Faleomavaega stands with Democratic colleagues to fight for territory’s Medicaid
Congressman Faleomavaega Eni says he will continue to work with his Democratic colleagues in Congress to ensure that critical funding for American Samoa’s Medicaid program is not affected by Republican proposals to significantly reduce federal healthcare funding for the five U.S. Territories, according to a press release from his Washington, D.C. office yesterday, April 30th.
In a 30-21 vote strictly along party lines, the U.S. House Energy and Commerce Committee voted last week Wednesday to repeal the Increased Federal Medicaid Funding Cap and Match Rate for Territories.
The legislation, put forward by Republican Chairman Fred Upton, seeks to repeal a provision of the Affordable Care Act (ACA) that provided $6.3 billion in additional funding for Medicaid in the territories from FY 2011 to FY 2019, and increased the territories’ Federal Medical Assistance Percentage (FMAP) from 50% to 55%.
In a letter to Chairman Fred Upton, dated April 20, 2012, Congressman Faleomavaega said that along with his colleagues from the U.S. Territories, they voiced their strong opposition to the proposed cuts, the press release noted. Another letter to Chairman Upton, dated April 25, 2012, from all Democratic members of the House Natural Resources Committee, led by Ranking Member Edward Markey and including Congressman Faleomavaega, further denounced the Republican proposed legislation.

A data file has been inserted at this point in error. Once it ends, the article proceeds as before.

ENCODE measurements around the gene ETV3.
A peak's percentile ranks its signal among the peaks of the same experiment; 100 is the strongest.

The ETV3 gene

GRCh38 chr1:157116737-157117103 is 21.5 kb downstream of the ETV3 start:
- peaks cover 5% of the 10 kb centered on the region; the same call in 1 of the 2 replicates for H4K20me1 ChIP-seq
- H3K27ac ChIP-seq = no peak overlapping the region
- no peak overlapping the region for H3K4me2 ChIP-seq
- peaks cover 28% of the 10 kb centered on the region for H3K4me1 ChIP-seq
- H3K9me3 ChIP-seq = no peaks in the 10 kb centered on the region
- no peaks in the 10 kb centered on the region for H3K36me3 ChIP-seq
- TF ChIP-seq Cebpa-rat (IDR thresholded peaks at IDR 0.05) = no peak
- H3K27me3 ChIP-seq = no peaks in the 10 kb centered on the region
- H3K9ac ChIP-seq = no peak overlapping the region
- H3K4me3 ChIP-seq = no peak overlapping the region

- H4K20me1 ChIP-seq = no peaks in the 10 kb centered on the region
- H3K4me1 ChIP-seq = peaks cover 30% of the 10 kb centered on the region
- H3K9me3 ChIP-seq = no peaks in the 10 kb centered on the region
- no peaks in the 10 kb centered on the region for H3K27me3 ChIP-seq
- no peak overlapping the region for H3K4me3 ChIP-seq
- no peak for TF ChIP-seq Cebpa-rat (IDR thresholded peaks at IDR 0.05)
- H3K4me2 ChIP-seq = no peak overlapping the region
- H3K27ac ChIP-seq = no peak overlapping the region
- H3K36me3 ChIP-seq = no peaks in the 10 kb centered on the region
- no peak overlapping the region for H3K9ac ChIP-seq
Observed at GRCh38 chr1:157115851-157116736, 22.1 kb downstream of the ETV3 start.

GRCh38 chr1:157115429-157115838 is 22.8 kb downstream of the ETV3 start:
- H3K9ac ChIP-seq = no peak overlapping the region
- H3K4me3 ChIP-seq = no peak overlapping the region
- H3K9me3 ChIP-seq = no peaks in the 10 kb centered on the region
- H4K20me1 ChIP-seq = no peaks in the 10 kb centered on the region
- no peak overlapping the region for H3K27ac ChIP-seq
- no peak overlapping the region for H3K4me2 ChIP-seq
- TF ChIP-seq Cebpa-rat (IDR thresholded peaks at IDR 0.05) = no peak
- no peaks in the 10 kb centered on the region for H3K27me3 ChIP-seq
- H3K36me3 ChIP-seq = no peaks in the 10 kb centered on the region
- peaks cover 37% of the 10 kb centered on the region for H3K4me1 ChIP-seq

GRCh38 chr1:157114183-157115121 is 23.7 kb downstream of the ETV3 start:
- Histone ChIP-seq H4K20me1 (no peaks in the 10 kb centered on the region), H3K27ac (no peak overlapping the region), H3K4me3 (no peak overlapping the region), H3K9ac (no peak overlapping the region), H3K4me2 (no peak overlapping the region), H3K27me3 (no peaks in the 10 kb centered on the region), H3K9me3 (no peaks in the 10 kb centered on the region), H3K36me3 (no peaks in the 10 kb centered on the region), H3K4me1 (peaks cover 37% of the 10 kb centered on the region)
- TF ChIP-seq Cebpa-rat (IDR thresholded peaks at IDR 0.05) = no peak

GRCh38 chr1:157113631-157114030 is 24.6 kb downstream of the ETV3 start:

In its story, last Friday, “More bad news for LBJ: Medicaid cuts will affect American Samoa”, Samoa News reported that a letter from all the territories governors, including Gov. Togiola Tulafono was also sent to the Energy and Commerce Committee asking “to vote 'no' on de-funding the territories. “It would be unfair in the extreme to single out the Territories,” the letter noted.
The bill is expected to be considered by the full House in the coming weeks, according to Faleomavaega.
“While I understand the need for fiscal reform and the important work we must do in Congress to reduce the deficit, I do not believe that any budget alternative should be taken out on America’s most vulnerable populations,” Congressman Faleomavaega stated.
“The residents of the five U.S. Territories, numbering more than 4 million, have historically received unequal treatment under the Medicaid program in comparison to the States. For example, some of the country’s poorest states receive upwards of 80 percent in their federal matching requirement (FMAP) for Medicaid and do not have a mandated funding cap on their Medicaid program. The Affordable Care Act, passed in 2010 without a single Republican vote, sought to address some of these disparities. While it did not fully close the inequality gap, it did provide a major step forward for the Territories. Out of the $6.3 billion in additional funding to the Territories, the ACA increased American Samoa’s Medicaid funding to a total of $285.5 million over the nine year period from FY 2011-FY 2019, compared to $105 million without the legislation.”
“The Affordable Care Act was a major step forward for American Samoa and the U.S. Territories, but this Republican bill only seeks to reverse our progress towards equality under the Medicaid program. If this bill were to be enacted, American Samoa’s FY 2012 funding cap of approximately $28 million will revert back to a pre-ACA ceiling of approximately $10.6 million next year,” said Congressman Faleomavaega.
Last week, LBJ chief executive officer Mike Gerstenberger told Samoa News that “Medicaid accounts for 35% of our income — if slashed, then either someone else, i.e. the government —will have to pick up that burden, or we will wind up delivering less care. Those are our choices.”
Faleomavaega in his press release said, “At this time, I, along with my fellow Territorial delegates will continue to work hard to ensure that this bill does not become law. It is highly unlikely that the Senate will pass or the President will sign into law such a bill that would repeal such important funding for our Territories.”
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